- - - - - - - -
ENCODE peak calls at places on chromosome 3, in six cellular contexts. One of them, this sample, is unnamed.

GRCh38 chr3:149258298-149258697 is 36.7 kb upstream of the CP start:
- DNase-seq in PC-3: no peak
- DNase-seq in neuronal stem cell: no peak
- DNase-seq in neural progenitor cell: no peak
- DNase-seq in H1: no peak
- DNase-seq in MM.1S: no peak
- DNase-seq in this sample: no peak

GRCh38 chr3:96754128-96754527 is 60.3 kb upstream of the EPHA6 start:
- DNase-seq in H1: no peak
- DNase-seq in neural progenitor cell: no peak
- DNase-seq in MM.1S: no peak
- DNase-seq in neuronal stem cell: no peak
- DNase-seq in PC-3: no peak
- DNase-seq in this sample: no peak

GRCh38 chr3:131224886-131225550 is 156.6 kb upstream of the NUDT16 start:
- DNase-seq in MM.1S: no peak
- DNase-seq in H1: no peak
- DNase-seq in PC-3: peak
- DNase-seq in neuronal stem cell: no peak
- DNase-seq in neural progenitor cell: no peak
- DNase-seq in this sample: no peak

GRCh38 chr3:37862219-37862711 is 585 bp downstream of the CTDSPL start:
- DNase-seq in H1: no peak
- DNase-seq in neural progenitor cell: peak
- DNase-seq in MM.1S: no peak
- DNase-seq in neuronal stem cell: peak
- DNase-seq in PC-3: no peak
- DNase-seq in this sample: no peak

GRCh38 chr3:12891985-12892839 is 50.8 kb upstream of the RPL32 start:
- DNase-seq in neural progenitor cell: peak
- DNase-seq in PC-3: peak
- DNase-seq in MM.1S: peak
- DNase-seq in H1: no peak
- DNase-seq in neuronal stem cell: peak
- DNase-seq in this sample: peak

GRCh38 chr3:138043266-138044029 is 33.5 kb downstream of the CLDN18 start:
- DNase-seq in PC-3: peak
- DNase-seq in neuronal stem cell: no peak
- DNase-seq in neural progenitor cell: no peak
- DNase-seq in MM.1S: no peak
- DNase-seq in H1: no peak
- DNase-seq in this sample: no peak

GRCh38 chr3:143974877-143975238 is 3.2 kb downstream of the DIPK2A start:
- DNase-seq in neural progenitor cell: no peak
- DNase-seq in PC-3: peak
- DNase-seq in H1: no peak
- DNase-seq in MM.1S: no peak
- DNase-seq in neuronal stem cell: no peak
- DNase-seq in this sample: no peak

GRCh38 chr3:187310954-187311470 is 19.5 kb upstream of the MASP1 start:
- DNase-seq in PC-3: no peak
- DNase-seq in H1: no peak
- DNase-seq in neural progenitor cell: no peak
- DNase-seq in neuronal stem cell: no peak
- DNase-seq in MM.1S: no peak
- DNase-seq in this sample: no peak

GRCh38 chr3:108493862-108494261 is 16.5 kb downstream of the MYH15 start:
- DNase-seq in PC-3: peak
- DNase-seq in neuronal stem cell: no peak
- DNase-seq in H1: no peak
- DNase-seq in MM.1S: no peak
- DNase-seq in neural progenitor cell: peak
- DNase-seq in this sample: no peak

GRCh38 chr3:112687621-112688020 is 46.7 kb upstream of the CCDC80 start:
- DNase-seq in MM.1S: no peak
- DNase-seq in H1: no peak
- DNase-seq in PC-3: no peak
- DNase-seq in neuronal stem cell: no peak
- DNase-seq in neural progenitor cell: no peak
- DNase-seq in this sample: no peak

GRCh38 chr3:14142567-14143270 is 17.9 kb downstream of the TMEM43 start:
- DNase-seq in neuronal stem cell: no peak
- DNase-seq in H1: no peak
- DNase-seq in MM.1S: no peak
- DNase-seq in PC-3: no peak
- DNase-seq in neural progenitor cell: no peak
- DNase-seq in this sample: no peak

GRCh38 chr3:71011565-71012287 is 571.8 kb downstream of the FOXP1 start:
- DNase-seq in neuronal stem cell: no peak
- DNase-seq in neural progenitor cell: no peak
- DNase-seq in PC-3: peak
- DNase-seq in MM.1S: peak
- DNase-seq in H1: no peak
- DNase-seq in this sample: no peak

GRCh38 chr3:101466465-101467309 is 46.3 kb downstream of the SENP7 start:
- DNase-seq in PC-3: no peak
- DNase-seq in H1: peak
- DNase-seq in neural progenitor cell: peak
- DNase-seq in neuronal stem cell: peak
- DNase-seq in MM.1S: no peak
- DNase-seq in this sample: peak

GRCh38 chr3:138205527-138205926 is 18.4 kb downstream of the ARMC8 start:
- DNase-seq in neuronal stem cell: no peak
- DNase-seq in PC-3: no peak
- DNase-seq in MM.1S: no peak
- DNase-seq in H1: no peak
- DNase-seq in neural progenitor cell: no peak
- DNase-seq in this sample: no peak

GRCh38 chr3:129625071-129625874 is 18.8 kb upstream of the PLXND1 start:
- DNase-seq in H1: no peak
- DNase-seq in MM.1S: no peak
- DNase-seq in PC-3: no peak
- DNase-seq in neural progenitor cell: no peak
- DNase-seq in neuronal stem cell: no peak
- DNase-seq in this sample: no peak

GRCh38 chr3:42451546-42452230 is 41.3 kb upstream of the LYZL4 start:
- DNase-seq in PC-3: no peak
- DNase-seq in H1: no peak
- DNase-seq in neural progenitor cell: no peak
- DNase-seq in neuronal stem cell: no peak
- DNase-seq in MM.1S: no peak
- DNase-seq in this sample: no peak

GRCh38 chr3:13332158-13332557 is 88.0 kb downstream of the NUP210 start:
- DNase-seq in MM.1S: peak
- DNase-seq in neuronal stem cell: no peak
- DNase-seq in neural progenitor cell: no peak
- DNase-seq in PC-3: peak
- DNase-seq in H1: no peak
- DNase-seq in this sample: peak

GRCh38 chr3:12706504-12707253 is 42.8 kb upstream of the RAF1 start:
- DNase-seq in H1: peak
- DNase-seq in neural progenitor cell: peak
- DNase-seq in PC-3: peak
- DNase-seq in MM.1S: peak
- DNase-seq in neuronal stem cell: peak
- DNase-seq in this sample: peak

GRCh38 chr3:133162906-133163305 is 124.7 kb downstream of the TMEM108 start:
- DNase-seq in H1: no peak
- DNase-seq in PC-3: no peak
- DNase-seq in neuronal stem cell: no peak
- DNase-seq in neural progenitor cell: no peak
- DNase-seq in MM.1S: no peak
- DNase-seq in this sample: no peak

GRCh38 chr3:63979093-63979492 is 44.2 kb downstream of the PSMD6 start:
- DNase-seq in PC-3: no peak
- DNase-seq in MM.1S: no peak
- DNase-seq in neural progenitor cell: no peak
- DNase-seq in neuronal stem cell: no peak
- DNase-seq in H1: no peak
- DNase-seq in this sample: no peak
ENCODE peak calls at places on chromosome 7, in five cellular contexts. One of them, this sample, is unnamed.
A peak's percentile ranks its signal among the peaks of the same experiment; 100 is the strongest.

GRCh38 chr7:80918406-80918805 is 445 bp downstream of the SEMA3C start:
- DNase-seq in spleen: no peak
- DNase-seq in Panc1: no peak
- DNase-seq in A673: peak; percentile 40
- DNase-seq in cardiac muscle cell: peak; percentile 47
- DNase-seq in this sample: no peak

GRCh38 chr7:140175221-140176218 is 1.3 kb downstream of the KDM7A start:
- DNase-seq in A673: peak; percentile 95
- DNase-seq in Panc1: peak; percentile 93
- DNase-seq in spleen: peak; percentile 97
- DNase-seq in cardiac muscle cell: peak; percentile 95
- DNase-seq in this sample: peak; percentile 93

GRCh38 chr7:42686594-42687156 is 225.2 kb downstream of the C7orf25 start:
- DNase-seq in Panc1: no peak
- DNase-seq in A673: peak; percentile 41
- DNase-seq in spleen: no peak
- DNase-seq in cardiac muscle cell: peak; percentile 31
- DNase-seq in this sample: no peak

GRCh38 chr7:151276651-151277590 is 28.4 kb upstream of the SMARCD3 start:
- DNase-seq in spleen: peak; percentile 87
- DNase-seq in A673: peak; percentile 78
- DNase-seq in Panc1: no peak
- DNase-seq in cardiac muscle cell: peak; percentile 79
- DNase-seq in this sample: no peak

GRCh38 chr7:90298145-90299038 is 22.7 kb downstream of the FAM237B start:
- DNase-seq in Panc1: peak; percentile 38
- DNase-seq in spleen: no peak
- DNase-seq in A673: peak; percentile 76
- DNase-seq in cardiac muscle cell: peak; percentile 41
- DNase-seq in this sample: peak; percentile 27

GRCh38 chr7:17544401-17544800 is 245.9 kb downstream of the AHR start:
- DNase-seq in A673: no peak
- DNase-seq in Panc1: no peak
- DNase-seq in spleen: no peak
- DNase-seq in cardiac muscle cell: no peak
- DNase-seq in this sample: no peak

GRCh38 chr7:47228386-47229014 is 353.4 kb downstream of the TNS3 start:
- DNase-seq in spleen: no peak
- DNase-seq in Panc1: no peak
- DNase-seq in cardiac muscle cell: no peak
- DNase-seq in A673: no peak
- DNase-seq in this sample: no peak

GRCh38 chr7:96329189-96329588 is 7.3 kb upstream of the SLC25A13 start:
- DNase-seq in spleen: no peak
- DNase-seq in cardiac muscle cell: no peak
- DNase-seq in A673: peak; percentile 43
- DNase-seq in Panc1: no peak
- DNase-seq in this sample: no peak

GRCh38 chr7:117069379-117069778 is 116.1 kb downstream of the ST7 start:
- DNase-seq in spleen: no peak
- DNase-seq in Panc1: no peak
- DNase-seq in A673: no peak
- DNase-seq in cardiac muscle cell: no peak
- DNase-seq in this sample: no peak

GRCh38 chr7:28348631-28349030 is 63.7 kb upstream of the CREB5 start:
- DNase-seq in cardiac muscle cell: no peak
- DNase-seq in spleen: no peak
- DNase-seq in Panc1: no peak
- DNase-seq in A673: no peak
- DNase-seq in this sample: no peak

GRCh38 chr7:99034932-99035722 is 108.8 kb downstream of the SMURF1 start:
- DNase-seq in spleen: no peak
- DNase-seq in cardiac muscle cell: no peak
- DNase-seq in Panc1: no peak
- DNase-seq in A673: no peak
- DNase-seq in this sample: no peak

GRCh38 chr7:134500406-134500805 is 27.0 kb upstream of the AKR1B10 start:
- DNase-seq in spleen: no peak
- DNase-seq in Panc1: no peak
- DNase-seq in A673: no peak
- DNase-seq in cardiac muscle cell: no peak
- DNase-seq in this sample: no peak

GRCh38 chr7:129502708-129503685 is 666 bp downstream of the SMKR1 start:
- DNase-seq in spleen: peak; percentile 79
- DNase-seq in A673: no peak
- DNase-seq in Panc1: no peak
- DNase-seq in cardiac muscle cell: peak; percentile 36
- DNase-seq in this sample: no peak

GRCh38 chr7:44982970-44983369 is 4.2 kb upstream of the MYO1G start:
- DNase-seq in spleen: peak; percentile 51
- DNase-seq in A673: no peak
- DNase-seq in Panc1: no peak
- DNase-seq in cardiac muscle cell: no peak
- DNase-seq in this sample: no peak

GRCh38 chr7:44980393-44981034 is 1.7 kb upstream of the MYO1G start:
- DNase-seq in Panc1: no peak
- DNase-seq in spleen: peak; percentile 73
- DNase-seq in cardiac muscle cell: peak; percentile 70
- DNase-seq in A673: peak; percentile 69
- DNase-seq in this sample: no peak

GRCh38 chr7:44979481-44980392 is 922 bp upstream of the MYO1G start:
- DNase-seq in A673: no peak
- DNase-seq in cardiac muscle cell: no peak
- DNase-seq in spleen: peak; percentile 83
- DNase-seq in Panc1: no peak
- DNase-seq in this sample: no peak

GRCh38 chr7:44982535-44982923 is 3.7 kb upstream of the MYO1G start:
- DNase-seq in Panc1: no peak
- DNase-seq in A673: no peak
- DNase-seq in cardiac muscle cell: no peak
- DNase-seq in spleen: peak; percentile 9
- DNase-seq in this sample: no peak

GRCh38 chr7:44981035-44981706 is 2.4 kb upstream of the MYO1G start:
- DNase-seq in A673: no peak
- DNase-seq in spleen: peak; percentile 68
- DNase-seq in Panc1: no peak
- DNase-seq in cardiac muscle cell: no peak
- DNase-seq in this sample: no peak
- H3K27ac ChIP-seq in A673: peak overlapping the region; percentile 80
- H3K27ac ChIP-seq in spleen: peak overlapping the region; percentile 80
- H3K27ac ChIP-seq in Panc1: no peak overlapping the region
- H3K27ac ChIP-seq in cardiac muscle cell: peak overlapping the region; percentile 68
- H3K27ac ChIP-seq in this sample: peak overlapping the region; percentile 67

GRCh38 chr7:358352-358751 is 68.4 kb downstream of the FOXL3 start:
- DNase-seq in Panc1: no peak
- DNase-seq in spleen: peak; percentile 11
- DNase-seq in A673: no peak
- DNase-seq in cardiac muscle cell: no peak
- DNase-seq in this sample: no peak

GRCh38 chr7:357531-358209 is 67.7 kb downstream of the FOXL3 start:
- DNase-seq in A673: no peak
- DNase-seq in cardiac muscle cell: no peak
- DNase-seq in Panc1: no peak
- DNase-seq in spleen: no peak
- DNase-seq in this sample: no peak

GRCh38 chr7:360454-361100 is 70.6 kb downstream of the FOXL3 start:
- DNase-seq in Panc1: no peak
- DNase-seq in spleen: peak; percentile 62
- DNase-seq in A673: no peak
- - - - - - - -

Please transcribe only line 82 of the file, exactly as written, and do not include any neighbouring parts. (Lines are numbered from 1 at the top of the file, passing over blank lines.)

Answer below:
- DNase-seq in PC-3: peak